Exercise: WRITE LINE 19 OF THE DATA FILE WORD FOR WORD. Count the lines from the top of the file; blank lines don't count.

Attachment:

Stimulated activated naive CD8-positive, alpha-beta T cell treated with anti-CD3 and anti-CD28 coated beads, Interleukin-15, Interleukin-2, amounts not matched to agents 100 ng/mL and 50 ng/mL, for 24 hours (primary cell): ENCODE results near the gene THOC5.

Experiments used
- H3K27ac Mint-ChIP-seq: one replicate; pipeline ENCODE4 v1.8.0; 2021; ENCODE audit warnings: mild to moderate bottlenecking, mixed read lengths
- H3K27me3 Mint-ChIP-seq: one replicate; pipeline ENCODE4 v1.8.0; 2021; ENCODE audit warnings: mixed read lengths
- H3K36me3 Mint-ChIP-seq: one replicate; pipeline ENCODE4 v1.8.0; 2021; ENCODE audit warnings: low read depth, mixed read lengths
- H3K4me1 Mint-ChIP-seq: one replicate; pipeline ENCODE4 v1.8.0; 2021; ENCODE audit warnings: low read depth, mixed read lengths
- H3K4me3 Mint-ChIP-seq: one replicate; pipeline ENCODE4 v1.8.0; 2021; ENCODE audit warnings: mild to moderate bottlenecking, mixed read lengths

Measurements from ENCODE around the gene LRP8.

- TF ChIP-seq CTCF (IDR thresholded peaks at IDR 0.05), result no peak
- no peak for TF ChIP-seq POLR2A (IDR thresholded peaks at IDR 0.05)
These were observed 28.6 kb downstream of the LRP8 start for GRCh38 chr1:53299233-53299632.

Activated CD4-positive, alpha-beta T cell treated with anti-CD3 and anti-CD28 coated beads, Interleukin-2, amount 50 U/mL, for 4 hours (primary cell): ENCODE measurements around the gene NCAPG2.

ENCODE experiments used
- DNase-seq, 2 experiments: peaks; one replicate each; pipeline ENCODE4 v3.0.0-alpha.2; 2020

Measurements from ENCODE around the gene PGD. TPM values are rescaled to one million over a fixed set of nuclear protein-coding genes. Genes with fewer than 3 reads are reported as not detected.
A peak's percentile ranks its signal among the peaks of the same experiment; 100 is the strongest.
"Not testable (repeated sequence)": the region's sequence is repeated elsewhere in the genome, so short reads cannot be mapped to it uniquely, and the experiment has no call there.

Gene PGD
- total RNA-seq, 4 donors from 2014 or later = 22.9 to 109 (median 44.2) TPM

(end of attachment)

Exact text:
- total RNA-seq, 4 donors from 2014 or later = 22.9 to 109 (median 44.2) TPM